Sorry, this is terribly long. But the length only shows how much productive time and energy goes to waste when Vodafone fails to provide their services. I wrote this yesterday though and have spent most of my day out of the house so I can get online. When I get back home, the offline chapter continues. If you’re not ready to read it all, jump to the end, I summarised it in a sentence. Here we go:
I remember the jump from dial up internet to broadband. We had moved from NCS to Ghana Telecom and the speed increase was brilliant. Those were the early Limewire days and most of my the time I spent online was on Wikipedia. Anyway, somewhere along the line, Ghana Telecom was sold to Vodafone, and if I remember correctly that was the beginning of my troubles. This post is more than a rant. It’s more like a review of their service from a longstanding customer. (Been using their services for 8 to 10 years). I’m dividing this post into 6 parts with subheadings. As I speak my internet is off, and I just got off the phone with the call centre.
I’ve been dialing 100 for years. The prompts have changed slightly over the years, but I tell you, if I were deaf, I’d still be able to get through the options to speak to an agent. Calling the centre is frustrating, wrenching and annoying. You dial, and you know the more likely outcomes are one, it’ll either ring forever or two, if you’re lucky and an agent picks up, they’ll apologise and nothing gets fixed, at least not when you need it most. Sometimes you want to vent your anger on them, but you realise it won’t change anything. They’re paid to greet you, apologise and listen to your problems. It ends there, the actual problems lie beyond them. But I think it’s only fair that they employ more call centre agents if the load is too much because the wait is annoying.
Like the call centre, the actual Vodafone offices, almost always have queues. My opinions here are based on the centre closes to home (i.e. the one at A&C Shopping Mall). The people there don’t care, at least it doesn’t seem like they do. Sometimes I just marvel at how they can respond to grieving customers. Beside that, there’s a bold notice about how they reserve the rights to kick you out if they deem it appropriate. If you’re tempted to spend time or money to go to the centre for help when your network is down, please resist it. It’s no use. They’ll only apologise, take your contact, tell you they’ll forward it to their superiors and get back to you. Speaking from experience, I can confidently say that’s the end of the line. You won’t hear from them, and your line won’t get fixed.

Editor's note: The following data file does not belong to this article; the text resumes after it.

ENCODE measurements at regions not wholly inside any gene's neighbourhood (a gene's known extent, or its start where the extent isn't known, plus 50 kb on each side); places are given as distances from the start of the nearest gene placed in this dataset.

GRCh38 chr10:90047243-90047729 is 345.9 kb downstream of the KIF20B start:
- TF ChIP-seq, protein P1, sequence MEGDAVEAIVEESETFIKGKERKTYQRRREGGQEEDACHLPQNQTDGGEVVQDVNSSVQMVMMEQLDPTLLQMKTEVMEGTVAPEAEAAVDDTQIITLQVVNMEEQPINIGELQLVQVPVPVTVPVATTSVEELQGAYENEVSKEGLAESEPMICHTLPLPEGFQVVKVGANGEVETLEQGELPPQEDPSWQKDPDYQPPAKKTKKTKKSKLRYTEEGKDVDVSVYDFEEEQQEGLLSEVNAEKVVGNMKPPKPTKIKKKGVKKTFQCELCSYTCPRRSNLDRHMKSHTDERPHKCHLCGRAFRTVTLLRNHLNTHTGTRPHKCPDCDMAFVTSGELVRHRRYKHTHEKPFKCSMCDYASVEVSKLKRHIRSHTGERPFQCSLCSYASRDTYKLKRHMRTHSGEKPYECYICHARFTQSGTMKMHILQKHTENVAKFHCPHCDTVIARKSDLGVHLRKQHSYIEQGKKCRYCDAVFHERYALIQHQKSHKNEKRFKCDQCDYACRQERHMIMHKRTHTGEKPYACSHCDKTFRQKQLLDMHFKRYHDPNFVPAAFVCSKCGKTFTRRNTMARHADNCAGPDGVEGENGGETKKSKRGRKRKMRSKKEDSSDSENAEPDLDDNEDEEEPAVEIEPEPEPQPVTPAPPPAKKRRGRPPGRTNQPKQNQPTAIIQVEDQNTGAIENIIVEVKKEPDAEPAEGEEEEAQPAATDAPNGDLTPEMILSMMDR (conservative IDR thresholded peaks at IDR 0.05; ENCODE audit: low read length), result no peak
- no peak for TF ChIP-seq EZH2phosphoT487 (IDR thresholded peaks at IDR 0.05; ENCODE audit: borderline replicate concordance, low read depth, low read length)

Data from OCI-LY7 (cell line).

Getting close to the end of last year (2012), they increased their prices and capped their services. Before, all subscriptions gave unlimited access for the month at a fee. I’m not sure but I think it was 60 cedis. The increase meant the 60 cedis gave you 15 gigabyte valid for 30 days, of which the network would be down for like 2 weeks. Unlimited access for 30 days now costs 180 cedis. That’s a whooping 300 percent increase, for crappier services. When this increase was announced it was followed by about 3 months of no internet at home. I think from December to February the net was down. The telephone line too was dead so I couldn’t call the centre. I went to their office to complain and they sang the “we’ll forward it to our superiors and get back to you” song. Internet is expensive now. And if you go for the 15 gigabyte package and you’re a heavy user, it would run out in no time. They’re so prompt in disconnecting when the 30 days is up, but ever so lethargic when they have to provide services. If you need higher revenues and you increase tarrifs, should I not expect better services. It’s only fair that I do.
I wish I had more to say here, but I don’t have internet to get my facts straight. I hear the contract to hand over Ghana Telecom to Vodafone was a shady one. And I’ll follow up if they’d let me.
I’ve said most of it already. What more is there to say. They disappoint you and leave you to disappoint other people. I’m often unable to meet deadlines because my internet was down. It’s annoying. I wish I could carry on this cost to them for a refund. Assuming I’m working from home, I’d lose most, if not all of my clients. We complain about ECG and light off and how it’s hurting businesses. Vodafone Ghana is doing the exact same thing and they don’t care because to them an apology fixes everything. Quite often cables are cut and stolen in one area and we have to deal with it in our area. There’s no urgency to the repair process although your money is running out. 30 days is 30 days. **Terms and conditions apply. They act like the whole internet service is a favour.
Social Media, Adverts & Corporate Social Responsibly, Sponsorship Vodafone Ghana Music Awards
Their services may be poor but they have good social media campaigns, interesting adverts, promotions, corporate social responsibility programs and sponsor a lot of events. I’m not paying you to read your tweets, and watch your YouTube videos. Keep in mind that before you’re an event organizing company, you’re a telecommunication company with customers wanting to be served. You can use these things to make your brand attractive, but when it comes down to actual service, you’ll disgrace yourself.
This account may be biased though. Influenced by my string of poor experiences with their service. I wonder why I’m still with them. Could you help out with suggestions for alternatives?
If you’d rather not read through this long post, here’s a really short and accurate summary of what I’m trying to say:
“I would not recommend Vodafone Ghana Broadband services to you. It’s really poor!”